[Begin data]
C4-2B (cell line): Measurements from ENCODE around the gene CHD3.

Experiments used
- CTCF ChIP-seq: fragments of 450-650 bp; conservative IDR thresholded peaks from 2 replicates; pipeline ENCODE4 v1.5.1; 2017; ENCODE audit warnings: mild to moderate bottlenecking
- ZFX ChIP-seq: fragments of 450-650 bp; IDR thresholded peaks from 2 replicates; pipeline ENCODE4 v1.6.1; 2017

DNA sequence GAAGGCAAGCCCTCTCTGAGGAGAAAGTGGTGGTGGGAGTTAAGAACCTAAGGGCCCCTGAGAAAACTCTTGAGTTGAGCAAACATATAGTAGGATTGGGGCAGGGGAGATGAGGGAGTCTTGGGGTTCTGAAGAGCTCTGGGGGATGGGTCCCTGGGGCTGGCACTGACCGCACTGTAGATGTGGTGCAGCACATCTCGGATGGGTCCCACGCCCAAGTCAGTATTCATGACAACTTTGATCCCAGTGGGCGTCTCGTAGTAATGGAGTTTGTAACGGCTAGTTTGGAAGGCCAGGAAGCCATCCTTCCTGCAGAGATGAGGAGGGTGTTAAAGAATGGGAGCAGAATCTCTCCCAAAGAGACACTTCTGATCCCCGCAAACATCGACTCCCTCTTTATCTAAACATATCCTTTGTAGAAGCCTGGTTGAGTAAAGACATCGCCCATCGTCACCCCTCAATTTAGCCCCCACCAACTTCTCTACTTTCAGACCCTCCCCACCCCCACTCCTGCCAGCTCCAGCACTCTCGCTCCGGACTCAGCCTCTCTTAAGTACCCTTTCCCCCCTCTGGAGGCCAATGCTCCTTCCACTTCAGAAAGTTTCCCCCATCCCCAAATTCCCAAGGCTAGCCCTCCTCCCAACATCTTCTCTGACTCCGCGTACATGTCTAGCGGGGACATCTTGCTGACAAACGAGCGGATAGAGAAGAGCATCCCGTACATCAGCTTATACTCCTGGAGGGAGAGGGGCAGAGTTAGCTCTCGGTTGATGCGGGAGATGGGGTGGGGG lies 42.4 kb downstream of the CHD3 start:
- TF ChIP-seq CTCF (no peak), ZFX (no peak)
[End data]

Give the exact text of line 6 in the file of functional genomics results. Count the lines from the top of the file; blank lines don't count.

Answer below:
- TF ChIP-seq CTCF (no peak), ZFX (no peak)